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Dandelion Flower Tea



I’ve been reading a few posts lately from Diary of a First child on foraging for food, which in all honesty is something that I never even contemplated doing.

Her posts are fascinating though – I had no idea there are so many edible things all around us!

Feeling some trepidation but still up for adventure, I decided to give it a try with something easy: Dandelions!


Apparently, dandelions are awesome for us. Who knew?

Dandelion is a source of potassium, sodium, calcium, phosphorus and iron. The leaves are a richer source of Vitamin A than carrots and contain some amounts of Vitamins B, C and D.” From Harry’s Teas

According to The Leaf Lady, dandelion as part of your daily diet could:

…prevent or cure liver diseases, such as hepatitis or jaundice; act as a tonic and gentle diuretic to purify your blood, cleanse your system, dissolve kidney stones, and otherwise improve gastro-intestinal health; assist in weight reduction; cleanse your skin and eliminate acne; improve your bowel function, working equally well to relieve both constipation and diarrhea; prevent or lower high blood pressure; prevent or cure anemia; lower your serum cholesterol by as much as half; eliminate or drastically reduce acid indigestion and gas buildup by cutting the heaviness of fatty foods; prevent or cure various forms of cancer; prevent or control diabetes mellitus; and, at the same time, have no negative side effects and selectively act on only what ails you.

Well, I was convinced…so I decided to give it an experimental little try.

And as I picked dandelion flower tops from my front yard, vaguely wondering what the neighbors might be thinking of me, I was reminded of a somewhat amusing story told to me by a friend…

A long time ago in the spring someone knocked on their door. Her mom answered – it was a woman unknown to her. The woman said, “I just had to ask you – how did you get all of those beautiful yellow flowers to grow right in your lawn like that?”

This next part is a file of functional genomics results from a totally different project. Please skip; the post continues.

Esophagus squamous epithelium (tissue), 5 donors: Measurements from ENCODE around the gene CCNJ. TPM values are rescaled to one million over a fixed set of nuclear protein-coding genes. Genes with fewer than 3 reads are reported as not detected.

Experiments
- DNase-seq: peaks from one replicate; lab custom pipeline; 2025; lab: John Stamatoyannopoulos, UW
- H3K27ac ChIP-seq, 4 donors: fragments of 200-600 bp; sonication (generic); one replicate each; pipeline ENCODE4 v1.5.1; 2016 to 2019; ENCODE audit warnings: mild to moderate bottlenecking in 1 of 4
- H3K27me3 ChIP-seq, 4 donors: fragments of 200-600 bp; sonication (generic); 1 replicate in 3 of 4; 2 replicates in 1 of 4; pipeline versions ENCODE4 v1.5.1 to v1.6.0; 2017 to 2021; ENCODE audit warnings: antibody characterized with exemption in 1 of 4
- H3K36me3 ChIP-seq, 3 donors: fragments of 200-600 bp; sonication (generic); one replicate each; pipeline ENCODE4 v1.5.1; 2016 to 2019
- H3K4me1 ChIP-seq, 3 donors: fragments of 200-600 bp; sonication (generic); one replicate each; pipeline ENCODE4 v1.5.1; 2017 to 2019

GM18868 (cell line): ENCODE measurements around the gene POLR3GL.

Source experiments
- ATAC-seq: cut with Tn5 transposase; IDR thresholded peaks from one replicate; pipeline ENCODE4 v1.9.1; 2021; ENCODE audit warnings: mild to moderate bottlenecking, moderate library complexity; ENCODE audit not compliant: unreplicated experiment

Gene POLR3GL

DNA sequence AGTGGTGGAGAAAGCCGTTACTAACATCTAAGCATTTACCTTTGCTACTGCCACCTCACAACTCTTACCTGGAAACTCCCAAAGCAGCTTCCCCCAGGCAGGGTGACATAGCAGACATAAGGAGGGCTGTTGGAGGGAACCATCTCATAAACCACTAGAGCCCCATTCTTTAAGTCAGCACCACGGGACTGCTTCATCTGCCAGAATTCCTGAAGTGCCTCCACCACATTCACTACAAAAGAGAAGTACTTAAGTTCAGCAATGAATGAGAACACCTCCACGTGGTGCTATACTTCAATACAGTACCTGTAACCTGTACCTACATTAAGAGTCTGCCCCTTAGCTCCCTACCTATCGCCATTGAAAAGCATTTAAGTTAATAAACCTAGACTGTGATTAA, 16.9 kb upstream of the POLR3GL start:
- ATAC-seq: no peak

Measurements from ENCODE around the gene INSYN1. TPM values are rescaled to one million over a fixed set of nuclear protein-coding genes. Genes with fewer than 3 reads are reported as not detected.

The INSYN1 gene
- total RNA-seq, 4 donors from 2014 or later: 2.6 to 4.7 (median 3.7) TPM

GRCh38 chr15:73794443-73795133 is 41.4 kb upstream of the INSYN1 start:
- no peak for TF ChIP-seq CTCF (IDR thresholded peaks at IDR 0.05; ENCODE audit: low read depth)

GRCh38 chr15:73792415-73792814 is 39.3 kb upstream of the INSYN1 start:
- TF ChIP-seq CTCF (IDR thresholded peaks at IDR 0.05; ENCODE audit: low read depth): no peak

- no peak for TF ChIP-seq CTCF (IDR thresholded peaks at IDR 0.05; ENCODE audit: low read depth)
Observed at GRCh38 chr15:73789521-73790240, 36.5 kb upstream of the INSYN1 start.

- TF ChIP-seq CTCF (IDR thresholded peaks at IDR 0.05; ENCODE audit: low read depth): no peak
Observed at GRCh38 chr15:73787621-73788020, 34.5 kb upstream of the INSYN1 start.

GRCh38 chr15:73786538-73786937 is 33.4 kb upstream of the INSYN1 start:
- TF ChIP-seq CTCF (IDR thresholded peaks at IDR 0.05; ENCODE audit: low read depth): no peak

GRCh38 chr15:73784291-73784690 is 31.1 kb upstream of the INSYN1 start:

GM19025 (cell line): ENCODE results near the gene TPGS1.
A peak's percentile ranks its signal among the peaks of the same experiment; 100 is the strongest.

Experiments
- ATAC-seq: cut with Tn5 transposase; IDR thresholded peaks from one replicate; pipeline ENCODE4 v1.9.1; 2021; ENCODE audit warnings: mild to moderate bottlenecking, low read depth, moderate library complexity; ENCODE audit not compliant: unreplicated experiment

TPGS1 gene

The flowers, of course, were dandelions. ;)

And on that note, here is how I made my dandelion flower tea:

I gathered a large handful of dandelion flowers (open, yellow ones – not the white fluffy ones). I picked them from my front yard because I know it is free of pesticides (very important) and that we don’t ever take the dog there to do his business. :)

I rinsed them very well in a colander, then used kitchen scissors to cut the petals into my mug (you don’t want to use the green part).

I then steeped in boiling water for 20 minutes and strained the petals out through a mesh coffee filter.

I tried it without a sweetener (most sources recommend that you add one) and it was OK, but had a somewhat bitter taste. I added a bit of honey and it was perfect.

And that was it!

Maybe next time I’ll try another part of the dandelion, along with doing more research on edible plants – I would love for the Bean to have an understanding of such things!

Do you or would you forage for food?

Dandelion is a source of potassium, sodium, calcium, phosphorus and iron. The leaves are a richer source of Vitamin A than carrots and contain some amounts of Vitamins B, C and D.

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6 Responses to “Dandelion Flower Tea”

  • Maria says:

    My husband is really into this! He is always saying that there is really no excuse to go hungry if we are willing to try some new things. I like the idea of teaching our kids about what is okay to eat and what isn't. You never know when you might need to live off the land!
    Maria recently posted..A Post About Oh! What a pretty bird!

  • Amanda says:

    Piper ate a couple dandelion flowers and I have never seen such horrendous bowel movements in the history of the world ( cause I was there through all of it.) Just thought I'd pass that on.

  • Alicia C. says:

    OK, I'm trying this out. With no help in the kidney department, maybe the tea will help me out! Thanks for the info – I've been planning a dandelion salad for this weekend, but I never realized the flowers could be used, too!
    Alicia C. recently posted..Bubbles!

  • drew9 says:

    I'd try sun drying the fresh flowers for a few days (if weather permits) and then making a tea. This will remove some of the bitterness and make for a much more palatable tea. Also, be sure your sources are herbicide/fertilizer free before deciding to consume.

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